I've devoted a couple of posts lately to the disparity between what liberals presume the state of public opinion should be in light of facts on the ground and what it appears really to be. You might have thought, first, that, while we're still reeling from the Wall Street-induced financial crisis of 2007-8, ever larger numbers of people must be thinking that they have more to fear from big business than big government. Alas, that appears not to be case. And you might have thought, second, that with unemployment at 8.6% and with Occupy Wall Street and all, that people would be a lot more distressed about growing inequality in the distribution of wealth and income than they appear actually to be.
Something similar seems to be happening with respect to foreign policy as well. Four or five years ago, when occupied Iraq was descending unmistakably into civil war, it seemed safe to say that people across the political spectrum we're beginning to agree that invading Iraq had been a dreadful mistake perpetrated by an administration that didn't know what it was doing. Even a lot of the people who backed the troop surge in late 2007 and early 2008 on the theory that it was too late to turn back seemed to be thinking along these lines. As I recall, most them weren't still putting up much of a fight if you suggested that we'd have been better off trying to contain Saddam going forward than getting rid of him back in 2003.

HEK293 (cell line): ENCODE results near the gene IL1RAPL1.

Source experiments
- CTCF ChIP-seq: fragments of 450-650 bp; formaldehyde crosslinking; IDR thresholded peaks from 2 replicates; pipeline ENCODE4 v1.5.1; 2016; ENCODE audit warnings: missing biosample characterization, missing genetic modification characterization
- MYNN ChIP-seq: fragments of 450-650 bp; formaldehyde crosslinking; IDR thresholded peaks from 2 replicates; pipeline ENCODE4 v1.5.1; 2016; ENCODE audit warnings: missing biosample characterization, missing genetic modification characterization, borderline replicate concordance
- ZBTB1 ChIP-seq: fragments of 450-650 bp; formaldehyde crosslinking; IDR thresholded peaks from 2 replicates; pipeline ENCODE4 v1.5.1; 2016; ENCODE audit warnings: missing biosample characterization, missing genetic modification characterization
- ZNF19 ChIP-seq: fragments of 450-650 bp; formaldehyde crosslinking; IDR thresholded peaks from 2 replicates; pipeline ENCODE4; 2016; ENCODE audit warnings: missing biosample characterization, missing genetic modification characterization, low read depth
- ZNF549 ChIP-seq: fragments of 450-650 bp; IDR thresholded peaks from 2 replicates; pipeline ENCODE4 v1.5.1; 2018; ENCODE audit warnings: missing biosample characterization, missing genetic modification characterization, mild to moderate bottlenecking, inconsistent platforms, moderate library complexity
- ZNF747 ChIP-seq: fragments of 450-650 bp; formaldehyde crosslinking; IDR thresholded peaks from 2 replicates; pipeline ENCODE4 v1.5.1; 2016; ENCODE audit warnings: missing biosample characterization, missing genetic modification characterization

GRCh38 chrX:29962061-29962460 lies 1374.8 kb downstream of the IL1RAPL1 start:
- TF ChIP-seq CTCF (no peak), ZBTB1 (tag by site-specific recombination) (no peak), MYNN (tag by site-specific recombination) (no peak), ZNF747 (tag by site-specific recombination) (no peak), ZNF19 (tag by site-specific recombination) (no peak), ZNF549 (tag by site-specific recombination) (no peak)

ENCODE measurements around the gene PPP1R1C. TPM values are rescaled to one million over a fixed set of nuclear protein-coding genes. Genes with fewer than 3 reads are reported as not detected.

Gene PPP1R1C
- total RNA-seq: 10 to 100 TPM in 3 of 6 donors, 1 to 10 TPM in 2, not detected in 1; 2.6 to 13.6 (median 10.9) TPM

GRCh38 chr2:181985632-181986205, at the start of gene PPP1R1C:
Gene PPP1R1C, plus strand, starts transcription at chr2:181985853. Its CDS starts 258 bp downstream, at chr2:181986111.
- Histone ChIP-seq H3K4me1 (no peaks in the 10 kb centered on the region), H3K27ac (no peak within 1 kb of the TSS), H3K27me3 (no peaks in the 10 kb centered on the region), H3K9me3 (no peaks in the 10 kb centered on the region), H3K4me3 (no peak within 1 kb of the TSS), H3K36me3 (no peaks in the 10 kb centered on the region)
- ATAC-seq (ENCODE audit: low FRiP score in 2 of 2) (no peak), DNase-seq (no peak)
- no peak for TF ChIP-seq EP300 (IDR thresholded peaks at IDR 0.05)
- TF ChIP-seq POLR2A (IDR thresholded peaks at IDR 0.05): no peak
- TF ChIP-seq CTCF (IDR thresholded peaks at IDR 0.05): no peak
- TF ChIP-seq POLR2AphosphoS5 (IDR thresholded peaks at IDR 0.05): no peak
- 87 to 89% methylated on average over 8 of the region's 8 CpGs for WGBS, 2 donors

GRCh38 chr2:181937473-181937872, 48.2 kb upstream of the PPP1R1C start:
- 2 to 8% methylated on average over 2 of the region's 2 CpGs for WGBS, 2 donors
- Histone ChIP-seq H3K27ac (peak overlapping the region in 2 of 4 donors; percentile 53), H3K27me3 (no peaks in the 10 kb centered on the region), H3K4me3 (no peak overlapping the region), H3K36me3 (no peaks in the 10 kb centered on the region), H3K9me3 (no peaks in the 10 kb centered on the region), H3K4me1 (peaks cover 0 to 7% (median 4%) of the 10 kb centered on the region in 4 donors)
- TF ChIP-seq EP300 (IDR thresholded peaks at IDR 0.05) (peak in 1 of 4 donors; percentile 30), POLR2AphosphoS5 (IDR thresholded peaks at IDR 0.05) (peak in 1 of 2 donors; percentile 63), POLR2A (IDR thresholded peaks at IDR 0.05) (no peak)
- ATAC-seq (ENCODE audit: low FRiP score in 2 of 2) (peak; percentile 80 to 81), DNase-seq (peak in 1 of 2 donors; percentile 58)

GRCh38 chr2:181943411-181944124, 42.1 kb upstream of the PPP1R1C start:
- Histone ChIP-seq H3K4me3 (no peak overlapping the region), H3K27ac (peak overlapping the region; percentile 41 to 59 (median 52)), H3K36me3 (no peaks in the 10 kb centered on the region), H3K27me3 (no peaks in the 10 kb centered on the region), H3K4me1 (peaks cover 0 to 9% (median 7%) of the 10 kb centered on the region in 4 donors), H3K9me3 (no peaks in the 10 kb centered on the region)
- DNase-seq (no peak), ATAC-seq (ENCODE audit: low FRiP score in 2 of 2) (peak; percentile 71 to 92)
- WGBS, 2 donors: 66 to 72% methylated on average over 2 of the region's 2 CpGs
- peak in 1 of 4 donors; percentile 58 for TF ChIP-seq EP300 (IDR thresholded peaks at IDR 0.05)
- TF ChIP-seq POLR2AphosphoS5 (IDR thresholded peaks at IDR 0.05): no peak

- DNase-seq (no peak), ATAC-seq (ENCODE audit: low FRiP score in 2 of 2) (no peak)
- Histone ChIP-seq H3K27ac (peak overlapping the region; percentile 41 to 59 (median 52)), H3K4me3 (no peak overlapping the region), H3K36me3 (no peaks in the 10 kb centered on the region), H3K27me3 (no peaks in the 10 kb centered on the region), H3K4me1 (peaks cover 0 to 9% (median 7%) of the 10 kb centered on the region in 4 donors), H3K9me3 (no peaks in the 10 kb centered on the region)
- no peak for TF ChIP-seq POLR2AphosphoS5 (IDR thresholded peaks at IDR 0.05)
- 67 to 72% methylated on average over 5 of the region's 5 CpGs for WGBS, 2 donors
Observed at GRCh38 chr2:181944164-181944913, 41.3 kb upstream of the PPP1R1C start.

Who'd have thought that now, when the last troops are finally coming home, that public opinion would be turning back in favor of the Iraq war. It appears, however, that something along those lines is happening. Consider this poll of Americans (as opposed to registered or likely voters), from the Pew Research Center:
Put questions of the intellectual merits of the liberal worldview aside for the time being and concentrate just on its popularity. If you'd have asked me after the 2004 election to design a scenario most likely to enable liberals to score ideological points with respect to both domestic and foreign policy with the American public, I don't think I could have dreamed up anything much better than what we've actually experienced between, say, 2005 and 2009.
Of course, I would have posited a robust economic recovery starting in early 2009 and extending indefinitely into the future. But liberals can't have everything, especially when the economic doldrums we're now experiencing are being felt across the industrialized world to the detriment of center-right and center-left governments alike. I confess that, even had I known how tepid our economic recovery was going to be, it still would never have occurred to me that liberals would be losing this much ideological ground with the American public.